So you start your 401k plan with your employer – now what? One of the first things to happen is that you probably receive a packet of all the different 401k investment options for you to choose from. What does all of it mean? If you’re new to investing or not sure what to do, how can we make sense of all the choices and know what the right ones are to pick?
This post will attempt to steer you in the right direction and simplify things so that you can make some generally good decisions.
Types of Investment Options:
First things first, 401k plans are generally setup with a large and reputable financial institution, so the types of offering they have will be similar in nature to ones you could buy on your own if you were a private investor. Depending on what type of arrangement your employer set up, your plan may offer some palette of mutual funds, stocks, ETF’s, etc.
The majority of most 401k investment options are mutual funds. If you’re unfamiliar with what a mutual fund is really, it is just simply a collection of different investment types all rolled into one package. For example, you might buy a share of a mutual fund that is made up of several other different types of stocks, bonds, ETF’s, cash, and other holdings.
This is a big convenience to you because it would be quite a daunting task to try to buy and track the performance of all of these different types of assets all by yourself.
The other great thing is that you can easily switch around the number of shares you own without a lot of complication, fees, or tax consequences.
Most mutual funds concentrate on one specific type of asset class or type of holdings. Look at the description of your investment option and you might see the following:
- Cash (money market)
- Government bonds
- Corporate bonds
- Foreign bonds
- Large cap value stocks
- Small to medium cap growth stocks
- Foreign stocks
- Precious metals
- Real estate
We could literally spend an entire post talking about each one of these specific asset classes, what the risks and potential returns are, and what that would mean for your portfolio. But the goal of this post is to give you an overview and break things down as simply as possible. So just remember this:
- Starting from top to bottom, each group progressively has the potential to fetch better returns
- Starting from top to bottom, each group progressively has the potential to also be riskier
So what does that mean for you?
- Don’t pick just one type of fund. Mix it up and get some diversity among your assets. Choose some relatively safe funds to protect your money and some relatively riskier ones to grow your money.
How to Evaluate Your 401k Investment Options:
If you’d like some help specifics regarding which metrics to examine more closely when it comes to picking your 401k investment funds, then you may find this post How to Pick Good Mutual Funds for Your 401k or Retirement Plan helpful.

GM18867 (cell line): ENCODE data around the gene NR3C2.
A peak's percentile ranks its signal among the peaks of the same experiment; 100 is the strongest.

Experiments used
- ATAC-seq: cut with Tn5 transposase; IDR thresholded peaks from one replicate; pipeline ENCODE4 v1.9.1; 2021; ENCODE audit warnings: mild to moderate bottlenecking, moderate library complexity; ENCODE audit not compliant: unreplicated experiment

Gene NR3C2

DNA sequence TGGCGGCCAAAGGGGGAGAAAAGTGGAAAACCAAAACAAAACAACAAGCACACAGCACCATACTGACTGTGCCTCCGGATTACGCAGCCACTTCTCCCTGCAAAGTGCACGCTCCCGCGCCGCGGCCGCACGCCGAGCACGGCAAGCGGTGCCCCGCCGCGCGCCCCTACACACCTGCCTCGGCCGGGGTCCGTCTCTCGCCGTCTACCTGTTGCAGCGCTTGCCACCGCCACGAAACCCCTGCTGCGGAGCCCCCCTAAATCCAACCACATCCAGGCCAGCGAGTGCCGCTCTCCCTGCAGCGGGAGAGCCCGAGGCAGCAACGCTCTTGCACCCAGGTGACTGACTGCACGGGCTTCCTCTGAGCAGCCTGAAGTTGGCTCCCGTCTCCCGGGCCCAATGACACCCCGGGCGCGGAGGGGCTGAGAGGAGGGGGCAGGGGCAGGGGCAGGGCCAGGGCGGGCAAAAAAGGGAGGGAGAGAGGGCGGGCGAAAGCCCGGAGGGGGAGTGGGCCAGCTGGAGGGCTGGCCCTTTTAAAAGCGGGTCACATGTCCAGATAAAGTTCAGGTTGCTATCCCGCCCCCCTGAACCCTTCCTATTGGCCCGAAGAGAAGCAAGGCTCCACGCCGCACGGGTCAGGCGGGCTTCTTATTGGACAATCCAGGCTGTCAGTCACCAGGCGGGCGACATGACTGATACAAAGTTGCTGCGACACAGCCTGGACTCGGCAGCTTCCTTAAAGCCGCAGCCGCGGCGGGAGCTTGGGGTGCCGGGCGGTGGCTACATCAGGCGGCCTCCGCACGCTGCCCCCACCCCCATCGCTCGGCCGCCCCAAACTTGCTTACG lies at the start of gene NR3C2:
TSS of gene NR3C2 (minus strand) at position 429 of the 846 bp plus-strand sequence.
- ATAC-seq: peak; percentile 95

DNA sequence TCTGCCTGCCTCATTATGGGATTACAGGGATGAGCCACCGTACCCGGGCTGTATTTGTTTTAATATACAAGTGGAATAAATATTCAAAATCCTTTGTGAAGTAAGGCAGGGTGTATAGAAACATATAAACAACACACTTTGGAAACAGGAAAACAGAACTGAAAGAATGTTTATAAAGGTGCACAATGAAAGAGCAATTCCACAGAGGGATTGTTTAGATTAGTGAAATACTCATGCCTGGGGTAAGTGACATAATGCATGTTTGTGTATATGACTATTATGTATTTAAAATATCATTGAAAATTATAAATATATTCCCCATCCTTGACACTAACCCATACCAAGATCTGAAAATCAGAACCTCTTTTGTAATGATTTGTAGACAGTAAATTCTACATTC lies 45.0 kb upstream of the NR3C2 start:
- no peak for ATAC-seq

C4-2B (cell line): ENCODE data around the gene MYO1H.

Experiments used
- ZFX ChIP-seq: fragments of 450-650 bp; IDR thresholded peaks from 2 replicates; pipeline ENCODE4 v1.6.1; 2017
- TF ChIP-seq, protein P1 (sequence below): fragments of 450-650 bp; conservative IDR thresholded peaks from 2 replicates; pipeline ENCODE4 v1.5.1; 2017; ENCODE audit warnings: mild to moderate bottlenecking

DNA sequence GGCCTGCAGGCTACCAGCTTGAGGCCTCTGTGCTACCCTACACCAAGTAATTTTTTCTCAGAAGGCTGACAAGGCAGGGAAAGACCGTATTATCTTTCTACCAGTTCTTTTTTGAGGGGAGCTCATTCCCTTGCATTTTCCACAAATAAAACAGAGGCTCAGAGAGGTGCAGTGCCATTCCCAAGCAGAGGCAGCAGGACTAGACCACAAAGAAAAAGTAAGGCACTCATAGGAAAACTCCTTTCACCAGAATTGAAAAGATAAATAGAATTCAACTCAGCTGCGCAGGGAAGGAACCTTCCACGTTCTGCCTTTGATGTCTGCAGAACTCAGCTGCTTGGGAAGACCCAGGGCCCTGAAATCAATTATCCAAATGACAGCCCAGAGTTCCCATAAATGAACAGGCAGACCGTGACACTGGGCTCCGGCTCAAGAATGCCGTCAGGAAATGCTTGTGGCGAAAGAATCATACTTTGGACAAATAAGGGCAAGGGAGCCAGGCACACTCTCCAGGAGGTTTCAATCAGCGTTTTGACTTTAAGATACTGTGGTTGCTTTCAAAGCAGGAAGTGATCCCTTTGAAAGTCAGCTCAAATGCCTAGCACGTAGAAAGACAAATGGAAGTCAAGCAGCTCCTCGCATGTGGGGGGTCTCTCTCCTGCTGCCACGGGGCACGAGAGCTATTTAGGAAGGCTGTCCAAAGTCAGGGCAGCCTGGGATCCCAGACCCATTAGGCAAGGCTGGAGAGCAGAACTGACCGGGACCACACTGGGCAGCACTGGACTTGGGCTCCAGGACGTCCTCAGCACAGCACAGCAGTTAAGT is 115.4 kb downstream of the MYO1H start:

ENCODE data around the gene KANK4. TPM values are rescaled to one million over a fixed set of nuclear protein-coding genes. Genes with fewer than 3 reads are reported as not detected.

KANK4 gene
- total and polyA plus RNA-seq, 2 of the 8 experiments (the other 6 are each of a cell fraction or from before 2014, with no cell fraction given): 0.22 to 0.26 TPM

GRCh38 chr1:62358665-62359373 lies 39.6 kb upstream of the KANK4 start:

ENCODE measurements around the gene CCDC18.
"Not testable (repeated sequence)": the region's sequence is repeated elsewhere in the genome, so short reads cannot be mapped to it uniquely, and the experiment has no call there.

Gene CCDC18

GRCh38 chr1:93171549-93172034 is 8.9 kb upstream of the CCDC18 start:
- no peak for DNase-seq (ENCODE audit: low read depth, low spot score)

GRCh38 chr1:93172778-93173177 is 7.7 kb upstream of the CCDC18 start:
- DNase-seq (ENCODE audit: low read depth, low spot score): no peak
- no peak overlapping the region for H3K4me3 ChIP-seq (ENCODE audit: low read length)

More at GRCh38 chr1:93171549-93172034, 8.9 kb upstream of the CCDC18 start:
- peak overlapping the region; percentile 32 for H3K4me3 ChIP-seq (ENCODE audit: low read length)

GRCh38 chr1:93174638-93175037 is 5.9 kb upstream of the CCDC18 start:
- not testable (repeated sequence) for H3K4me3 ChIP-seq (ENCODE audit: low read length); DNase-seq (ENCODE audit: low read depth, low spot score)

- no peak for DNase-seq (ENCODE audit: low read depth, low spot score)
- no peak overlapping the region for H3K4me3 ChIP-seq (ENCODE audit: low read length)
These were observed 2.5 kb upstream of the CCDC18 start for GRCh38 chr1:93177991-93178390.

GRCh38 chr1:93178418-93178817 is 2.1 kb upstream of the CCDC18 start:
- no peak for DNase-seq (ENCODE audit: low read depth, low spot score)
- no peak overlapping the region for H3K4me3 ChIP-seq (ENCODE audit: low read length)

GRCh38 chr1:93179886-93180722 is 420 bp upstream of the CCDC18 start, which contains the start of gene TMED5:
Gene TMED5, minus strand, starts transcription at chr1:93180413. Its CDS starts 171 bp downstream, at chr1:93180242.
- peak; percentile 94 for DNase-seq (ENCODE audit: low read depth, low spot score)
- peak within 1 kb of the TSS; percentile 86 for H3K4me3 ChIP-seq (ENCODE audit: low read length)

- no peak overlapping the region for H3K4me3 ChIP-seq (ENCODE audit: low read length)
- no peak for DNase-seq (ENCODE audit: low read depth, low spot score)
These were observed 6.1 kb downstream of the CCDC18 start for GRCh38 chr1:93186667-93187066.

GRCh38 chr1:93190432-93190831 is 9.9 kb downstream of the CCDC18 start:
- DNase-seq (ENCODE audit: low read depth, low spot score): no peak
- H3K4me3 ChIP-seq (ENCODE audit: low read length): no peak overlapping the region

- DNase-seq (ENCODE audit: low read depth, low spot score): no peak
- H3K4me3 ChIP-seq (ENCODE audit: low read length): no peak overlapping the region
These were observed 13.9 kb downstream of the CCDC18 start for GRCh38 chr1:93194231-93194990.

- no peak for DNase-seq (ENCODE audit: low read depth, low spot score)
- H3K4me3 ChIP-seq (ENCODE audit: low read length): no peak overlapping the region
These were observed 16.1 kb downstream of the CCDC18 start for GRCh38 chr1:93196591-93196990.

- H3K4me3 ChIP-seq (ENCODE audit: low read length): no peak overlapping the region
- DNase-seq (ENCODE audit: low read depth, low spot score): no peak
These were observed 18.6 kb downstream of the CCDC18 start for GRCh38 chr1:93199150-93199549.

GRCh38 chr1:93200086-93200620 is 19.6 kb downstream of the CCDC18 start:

To summarize the criteria, look specifically at:
- What the fund invests in
- How the fund has performed in the past over the long haul
- What the expense ratio is for the fund (how much it will cost you)
Target Date Funds:
One easy way to mix it up: Try going with a Hybrid or Target Date Fund. These are generally some type of all-in-one fund that is pre-designed to bring together a bunch of different asset classes (such as stocks, bonds, real estate, etc).
The goal of these types of funds is often to hit some pre-determined retirement date or provide a certain consistent level of return each year.
Warning: Don’t just automatically pick these funds on name alone. They should be treated just like any other investment other there. Using our criteria above, make sure you look at the performance history, expense ratio, and what types of investments they plan to put your money in. If any of it seems uncomfortable, keep looking.
Stocks and ETF’s:
Although it’s rare, some 401k plans offer individual stocks and ETF’s.
Stocks can be great investments by themselves, and a lot of people have done really well with them. But they are also extremely risky and require a good strategy for diversification.
Exchange Trade Funds (ETF’s) act a bit more like mutual funds, but they trade the same as stocks. There is a lot of media attention over the low expense costs of these types of funds. However, as far as investments go, they are relatively young and therefore there is not a lot of historical data to support whether or not they are truly better than a mutual fund.
When it comes to these types of funds, my suggestion is that you should never invest in anything 1) that you don’t understand or 2) don’t feel comfortable with. It’s your money. You decide what works best for you.
If all else fails, almost every 401k investment plan gives the option to go with a low cost stock index fund that replicates the market average. Not only are these funds usually the lowest cost, but there is also a lot of research to suggest that even active funds can’t beat the average returns of an Index Fund.
Therefore, even if you did try to go with a fancier, more expensive mutual fund, you might find in the long run that you had been better off just going with the boring, low cost Index Fund. For the beginner who knows nothing about investing or cares to exert any extra effort in learning about it, the index fund route may not be such a bad strategy.
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